Here is what I am wanting to be clarified:
I think you should clarify what you mean by an arahant being deceived and also what you mean by the trick working on them.
What does it mean for an arahant to be deceived?
What does it mean to say that "the trick worked" on them?
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binocular
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Re: Arahants and magic tricks

Post by binocular »

Bundokji wrote: Sun Sep 27, 2020 9:08 am
binocular wrote: Sun Sep 27, 2020 9:02 am Do you really think that an arahant would stop at an intersection and watch a magician perform tricks?
Not necessarily, but your emphasis on this is missing the point.
An arahant would, simply due to being an arahant, not interact with magicians and conmen, at least not on their terms.
Secondly, the trickster that would be on the level of attempting to trick an arahant is Mara. But an arahant is by definition resistant to Mara's tricks.
Bundokji wrote: Sun Sep 27, 2020 9:06 amThe ordinary person knows in theory that a magic trick is without a substance and still gets impressed by it. Why? because his/her lack of certainty that are constructed phenomena are without a substance.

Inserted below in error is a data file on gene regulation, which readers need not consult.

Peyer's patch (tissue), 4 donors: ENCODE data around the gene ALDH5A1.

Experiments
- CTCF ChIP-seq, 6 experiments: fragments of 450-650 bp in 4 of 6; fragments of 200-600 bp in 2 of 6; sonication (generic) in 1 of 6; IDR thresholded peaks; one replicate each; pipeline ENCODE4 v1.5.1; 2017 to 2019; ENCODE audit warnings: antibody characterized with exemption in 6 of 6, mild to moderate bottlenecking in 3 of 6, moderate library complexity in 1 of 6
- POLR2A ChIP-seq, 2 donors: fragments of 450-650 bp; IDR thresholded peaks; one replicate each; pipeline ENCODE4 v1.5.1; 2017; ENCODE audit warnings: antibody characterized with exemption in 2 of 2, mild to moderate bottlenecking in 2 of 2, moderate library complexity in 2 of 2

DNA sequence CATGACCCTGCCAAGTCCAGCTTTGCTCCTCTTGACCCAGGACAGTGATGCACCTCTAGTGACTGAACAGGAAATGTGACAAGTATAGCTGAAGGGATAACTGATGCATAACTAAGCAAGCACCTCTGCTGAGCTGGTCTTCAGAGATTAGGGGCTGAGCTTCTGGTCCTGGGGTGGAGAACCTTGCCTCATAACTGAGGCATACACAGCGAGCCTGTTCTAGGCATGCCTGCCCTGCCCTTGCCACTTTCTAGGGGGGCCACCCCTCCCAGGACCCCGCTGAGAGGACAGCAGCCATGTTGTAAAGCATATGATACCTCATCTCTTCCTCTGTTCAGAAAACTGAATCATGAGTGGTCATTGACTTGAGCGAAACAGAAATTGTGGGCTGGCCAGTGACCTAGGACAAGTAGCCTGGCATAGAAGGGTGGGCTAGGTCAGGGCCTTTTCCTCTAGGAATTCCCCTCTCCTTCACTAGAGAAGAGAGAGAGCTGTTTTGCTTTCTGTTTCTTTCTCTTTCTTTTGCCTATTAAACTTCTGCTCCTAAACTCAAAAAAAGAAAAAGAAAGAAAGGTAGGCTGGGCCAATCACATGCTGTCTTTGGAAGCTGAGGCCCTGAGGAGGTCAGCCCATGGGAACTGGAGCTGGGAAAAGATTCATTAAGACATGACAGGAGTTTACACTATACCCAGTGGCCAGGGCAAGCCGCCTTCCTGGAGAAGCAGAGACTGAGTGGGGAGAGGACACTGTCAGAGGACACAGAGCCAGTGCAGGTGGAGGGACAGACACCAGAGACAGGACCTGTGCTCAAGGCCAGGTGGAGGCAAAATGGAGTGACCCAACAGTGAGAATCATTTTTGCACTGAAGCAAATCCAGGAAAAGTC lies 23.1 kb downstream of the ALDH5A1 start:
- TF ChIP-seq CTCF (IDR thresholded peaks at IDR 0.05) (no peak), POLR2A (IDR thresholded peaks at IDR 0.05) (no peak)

Perhaps some people are like that. Some people are impressed by the skills necessary to pull off the magic trick, and aren't impressed by the magic trick itself.
However, does knowing that all phenomena are a construct imply knowing how each particular phenomena is constructed? If the answer is yes, then it would be impossible that an Arahant would not be deceived by the magician trick. If the answer is no, then the Arahant senses might get deceived by the magician trick, but that would not affect his/her equanimity.
You still need to explain how an arahant would come to witness a magic trick.


As a supportive tangent, you could explore whether an arahant is subject to optical illusions, audio illusions, and other sensory illusions. Some magic tricks are based on such illusions.
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Re: Arahants and magic tricks

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chownah wrote: Sun Sep 27, 2020 3:04 pmWhat does it mean for an arahant to be deceived?
What does it mean to say that "the trick worked" on them?
Seconded.

I'd like the OP to give three examples of actual magic tricks and what he means by the audience of the trick being "deceived" and the "trick working on them".
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Re: Arahants and magic tricks

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binocular wrote: Sun Sep 27, 2020 4:31 pm As a supportive tangent, you could explore whether an arahant is subject to optical illusions, audio illusions, and other sensory illusions. Some magic tricks are based on such illusions.
I mentioned in a previous post that the specifics of the delusion that the Arahant has transcended and the limits of his/her knowledge is a debatable issue. This hypothetical question aims at exploring, among other things, if "delusion" from transcendental perspective means the same thing from a worldly perspective and if there are differences, what would they be.

For example, do you think Arahants are subject to optical, audio or sensory illusions? if not, why not?